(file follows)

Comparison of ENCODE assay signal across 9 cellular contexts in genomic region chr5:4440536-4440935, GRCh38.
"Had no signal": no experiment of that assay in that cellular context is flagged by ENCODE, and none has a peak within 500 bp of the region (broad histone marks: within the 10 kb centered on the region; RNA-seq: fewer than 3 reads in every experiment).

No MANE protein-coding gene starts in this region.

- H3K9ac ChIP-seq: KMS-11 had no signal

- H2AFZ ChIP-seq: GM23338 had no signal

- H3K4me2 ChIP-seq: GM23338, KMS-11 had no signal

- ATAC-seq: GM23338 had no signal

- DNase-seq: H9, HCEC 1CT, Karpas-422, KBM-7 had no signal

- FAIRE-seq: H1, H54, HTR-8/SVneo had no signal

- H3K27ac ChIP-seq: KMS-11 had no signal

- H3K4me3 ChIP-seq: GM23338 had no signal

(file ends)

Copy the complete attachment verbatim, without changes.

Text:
Comparison of ENCODE assay signal across 9 cellular contexts in genomic region chr5:4440536-4440935, GRCh38.
"Had no signal": no experiment of that assay in that cellular context is flagged by ENCODE, and none has a peak within 500 bp of the region (broad histone marks: within the 10 kb centered on the region; RNA-seq: fewer than 3 reads in every experiment).

No MANE protein-coding gene starts in this region.

- H3K9ac ChIP-seq: KMS-11 had no signal

- H2AFZ ChIP-seq: GM23338 had no signal

- H3K4me2 ChIP-seq: GM23338, KMS-11 had no signal

- ATAC-seq: GM23338 had no signal

- DNase-seq: H9, HCEC 1CT, Karpas-422, KBM-7 had no signal

- FAIRE-seq: H1, H54, HTR-8/SVneo had no signal

- H3K27ac ChIP-seq: KMS-11 had no signal

- H3K4me3 ChIP-seq: GM23338 had no signal